What place should the history of homophobia and transphobia command in our teaching and writing? The question can provoke the response “Why must you bring that up? That’s all in the past,” just as when discussions of topics like slavery turn on emphasizing relative progress. It might come as a surprise that even within the LGBTQ community, some prefer to focus on the path of progress and the future; harping on oppression alienates potential allies, they say, and anyway, things are improving, especially among the young.
It does, indeed, feel like a sea change. But there is also an accompanying amnesia. I’ll offer two recent teaching anecdotes. For an LGBTQ history course, I cooked up a research assignment to complement a lesson about the migration of LGBTQ people to cities, especially after World War II. Students pored over newspapers from a particular city, looking for news of police crackdowns, local color stories about queer neighborhoods, even classified ads, then wrote diary entries as if they were contemplating a move from a small town themselves. In their diaries, some decided to stay put, writing that their parents had always accepted them and even knew they were queer before they did. Cities were places where gay men and lesbians could live a more exciting life, but true community could be attained in one’s hometown.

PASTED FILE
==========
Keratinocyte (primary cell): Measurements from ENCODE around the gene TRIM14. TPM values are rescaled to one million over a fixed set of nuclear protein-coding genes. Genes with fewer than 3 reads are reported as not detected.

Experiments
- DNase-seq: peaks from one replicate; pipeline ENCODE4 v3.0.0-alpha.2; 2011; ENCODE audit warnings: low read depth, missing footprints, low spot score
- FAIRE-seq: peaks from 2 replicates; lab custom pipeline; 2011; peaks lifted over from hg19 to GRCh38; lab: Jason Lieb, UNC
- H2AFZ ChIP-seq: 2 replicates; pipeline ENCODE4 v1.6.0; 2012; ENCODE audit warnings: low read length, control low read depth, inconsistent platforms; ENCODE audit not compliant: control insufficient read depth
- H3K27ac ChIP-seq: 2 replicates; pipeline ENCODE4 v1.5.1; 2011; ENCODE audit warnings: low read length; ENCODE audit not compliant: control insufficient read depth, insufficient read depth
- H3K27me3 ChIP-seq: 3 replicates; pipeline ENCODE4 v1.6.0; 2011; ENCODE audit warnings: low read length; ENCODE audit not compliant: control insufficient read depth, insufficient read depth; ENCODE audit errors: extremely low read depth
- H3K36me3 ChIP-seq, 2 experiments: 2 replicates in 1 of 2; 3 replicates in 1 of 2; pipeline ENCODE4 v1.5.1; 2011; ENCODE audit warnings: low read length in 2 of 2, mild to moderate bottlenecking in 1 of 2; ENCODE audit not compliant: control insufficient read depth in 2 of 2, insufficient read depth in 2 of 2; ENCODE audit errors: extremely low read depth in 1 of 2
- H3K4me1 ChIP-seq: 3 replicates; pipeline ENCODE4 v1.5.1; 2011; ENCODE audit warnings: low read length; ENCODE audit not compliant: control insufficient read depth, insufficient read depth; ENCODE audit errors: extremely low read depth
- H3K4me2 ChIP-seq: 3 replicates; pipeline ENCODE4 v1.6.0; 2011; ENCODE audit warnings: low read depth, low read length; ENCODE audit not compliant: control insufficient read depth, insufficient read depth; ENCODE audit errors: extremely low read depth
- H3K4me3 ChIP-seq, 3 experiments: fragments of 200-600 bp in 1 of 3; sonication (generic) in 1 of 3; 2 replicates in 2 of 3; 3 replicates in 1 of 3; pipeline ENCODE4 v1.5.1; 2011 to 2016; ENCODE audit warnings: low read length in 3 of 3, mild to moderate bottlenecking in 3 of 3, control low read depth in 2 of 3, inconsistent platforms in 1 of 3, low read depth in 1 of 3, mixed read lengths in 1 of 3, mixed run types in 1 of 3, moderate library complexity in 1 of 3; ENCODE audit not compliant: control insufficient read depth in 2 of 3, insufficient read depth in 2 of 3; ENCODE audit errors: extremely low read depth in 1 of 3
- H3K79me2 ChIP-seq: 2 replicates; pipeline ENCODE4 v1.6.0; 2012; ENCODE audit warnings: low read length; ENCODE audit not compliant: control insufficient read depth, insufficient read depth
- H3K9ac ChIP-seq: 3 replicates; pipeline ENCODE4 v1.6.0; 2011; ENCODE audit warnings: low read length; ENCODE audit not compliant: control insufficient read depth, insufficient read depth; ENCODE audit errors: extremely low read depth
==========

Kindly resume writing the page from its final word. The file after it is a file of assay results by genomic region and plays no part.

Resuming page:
In a seminar on contemporary US history, traditional-age students who leaned liberal venerated Bill Clinton and laid their political beliefs (including support for marriage equality) to his influence. They were shocked to read that he signed the Defense of Marriage Act and formulated “Don’t ask, don’t tell” after campaigning on promises to end the ban on lesbians and gay men serving in the military. (The ban on trans people was never on the table in the Clinton years.) Another surprise was just how often, within recent memory, mainstream news outlets framed Jerry Falwell’s pronouncement that HIV/AIDS was “God’s punishment for homosexuals” as a reasonable point of view. Perhaps the biggest surprise of all was that advances of the 1970s had been rolled back, most famously in Dade County, Florida, where activists campaigned to repeal a nondiscrimination ordinance by stoking fears of gay “recruitment” of youth.
I know historians in many fields hear “Why must you bring that up?” when they broach subjects with rough parallels to homophobia and transphobia—not simply prejudice, but discrimination actively sanctioned by law and custom alike. One lesson of recent LGBTQ history is that things can improve for a great many. But if my teaching experiences are any indication, lacking knowledge of how bad things were (and still can be) makes it difficult to evaluate the improvements at all. It’s not about exalting victimhood at the expense of agency; rather, recent LGBTQ history, by demonstrating that progress is delicate indeed, can instill a sense of humility about social change, as well as our place in it.
—Allison Miller, editor
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